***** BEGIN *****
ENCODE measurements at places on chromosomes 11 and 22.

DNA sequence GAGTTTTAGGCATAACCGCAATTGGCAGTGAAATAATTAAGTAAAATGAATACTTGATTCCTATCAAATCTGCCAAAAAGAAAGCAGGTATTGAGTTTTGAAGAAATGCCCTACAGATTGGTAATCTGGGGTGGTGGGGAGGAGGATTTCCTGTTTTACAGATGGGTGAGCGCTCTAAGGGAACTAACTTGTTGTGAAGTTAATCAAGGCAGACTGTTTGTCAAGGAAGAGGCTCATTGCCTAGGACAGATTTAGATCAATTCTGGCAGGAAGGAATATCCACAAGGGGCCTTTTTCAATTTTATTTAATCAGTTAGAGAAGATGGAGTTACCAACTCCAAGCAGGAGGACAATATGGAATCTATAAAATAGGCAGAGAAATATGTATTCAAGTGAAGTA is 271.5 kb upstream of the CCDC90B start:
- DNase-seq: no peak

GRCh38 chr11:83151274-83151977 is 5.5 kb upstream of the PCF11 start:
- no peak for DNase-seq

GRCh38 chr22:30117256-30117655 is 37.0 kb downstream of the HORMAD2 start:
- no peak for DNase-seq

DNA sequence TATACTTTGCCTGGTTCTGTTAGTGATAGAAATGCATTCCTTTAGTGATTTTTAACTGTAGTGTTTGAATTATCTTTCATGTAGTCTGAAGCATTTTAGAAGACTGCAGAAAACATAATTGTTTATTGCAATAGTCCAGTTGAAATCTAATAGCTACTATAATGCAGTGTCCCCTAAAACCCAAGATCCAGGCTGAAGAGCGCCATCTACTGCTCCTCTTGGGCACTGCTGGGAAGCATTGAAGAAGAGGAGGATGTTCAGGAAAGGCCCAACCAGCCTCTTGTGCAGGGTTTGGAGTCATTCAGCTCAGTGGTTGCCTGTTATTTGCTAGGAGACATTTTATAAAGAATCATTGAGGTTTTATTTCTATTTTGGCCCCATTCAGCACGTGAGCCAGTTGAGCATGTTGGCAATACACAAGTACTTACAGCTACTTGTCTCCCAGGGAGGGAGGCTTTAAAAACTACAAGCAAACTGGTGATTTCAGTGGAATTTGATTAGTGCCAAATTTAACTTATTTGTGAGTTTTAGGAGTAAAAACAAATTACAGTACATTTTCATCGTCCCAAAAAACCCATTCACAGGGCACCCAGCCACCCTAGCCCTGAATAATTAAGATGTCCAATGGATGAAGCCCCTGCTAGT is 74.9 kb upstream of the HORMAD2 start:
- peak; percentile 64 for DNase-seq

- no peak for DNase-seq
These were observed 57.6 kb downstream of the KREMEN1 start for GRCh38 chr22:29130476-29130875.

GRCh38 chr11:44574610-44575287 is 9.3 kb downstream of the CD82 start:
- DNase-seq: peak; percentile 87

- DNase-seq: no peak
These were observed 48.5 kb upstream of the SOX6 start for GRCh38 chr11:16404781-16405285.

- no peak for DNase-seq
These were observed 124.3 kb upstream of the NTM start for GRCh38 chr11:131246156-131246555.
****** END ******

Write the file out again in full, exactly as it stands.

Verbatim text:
ENCODE measurements at places on chromosomes 11 and 22.

DNA sequence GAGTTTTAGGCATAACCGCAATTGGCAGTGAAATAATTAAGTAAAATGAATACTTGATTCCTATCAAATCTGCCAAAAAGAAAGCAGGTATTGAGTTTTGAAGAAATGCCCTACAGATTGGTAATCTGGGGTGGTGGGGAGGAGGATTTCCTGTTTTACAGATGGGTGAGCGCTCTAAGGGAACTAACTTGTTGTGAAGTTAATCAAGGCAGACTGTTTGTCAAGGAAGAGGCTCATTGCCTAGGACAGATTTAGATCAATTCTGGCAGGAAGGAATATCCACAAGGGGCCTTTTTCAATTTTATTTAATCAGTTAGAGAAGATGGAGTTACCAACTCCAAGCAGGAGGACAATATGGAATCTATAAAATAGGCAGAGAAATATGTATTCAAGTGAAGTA is 271.5 kb upstream of the CCDC90B start:
- DNase-seq: no peak

GRCh38 chr11:83151274-83151977 is 5.5 kb upstream of the PCF11 start:
- no peak for DNase-seq

GRCh38 chr22:30117256-30117655 is 37.0 kb downstream of the HORMAD2 start:
- no peak for DNase-seq

DNA sequence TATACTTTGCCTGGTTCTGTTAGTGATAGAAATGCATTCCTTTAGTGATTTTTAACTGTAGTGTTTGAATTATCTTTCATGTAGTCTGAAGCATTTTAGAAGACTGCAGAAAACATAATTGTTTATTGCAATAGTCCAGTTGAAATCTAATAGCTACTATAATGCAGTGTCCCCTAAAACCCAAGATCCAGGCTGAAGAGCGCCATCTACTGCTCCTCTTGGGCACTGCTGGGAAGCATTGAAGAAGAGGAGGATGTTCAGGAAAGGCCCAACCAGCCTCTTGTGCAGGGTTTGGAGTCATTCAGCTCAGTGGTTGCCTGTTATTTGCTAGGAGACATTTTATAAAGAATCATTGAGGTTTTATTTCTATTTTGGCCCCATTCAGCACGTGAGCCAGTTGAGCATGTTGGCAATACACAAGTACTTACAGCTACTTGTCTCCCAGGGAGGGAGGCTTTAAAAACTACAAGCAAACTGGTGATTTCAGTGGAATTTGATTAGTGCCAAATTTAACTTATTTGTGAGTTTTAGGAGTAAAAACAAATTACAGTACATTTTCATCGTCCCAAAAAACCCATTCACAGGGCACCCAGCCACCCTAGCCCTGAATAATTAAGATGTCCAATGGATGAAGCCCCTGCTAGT is 74.9 kb upstream of the HORMAD2 start:
- peak; percentile 64 for DNase-seq

- no peak for DNase-seq
These were observed 57.6 kb downstream of the KREMEN1 start for GRCh38 chr22:29130476-29130875.

GRCh38 chr11:44574610-44575287 is 9.3 kb downstream of the CD82 start:
- DNase-seq: peak; percentile 87

- DNase-seq: no peak
These were observed 48.5 kb upstream of the SOX6 start for GRCh38 chr11:16404781-16405285.

- no peak for DNase-seq
These were observed 124.3 kb upstream of the NTM start for GRCh38 chr11:131246156-131246555.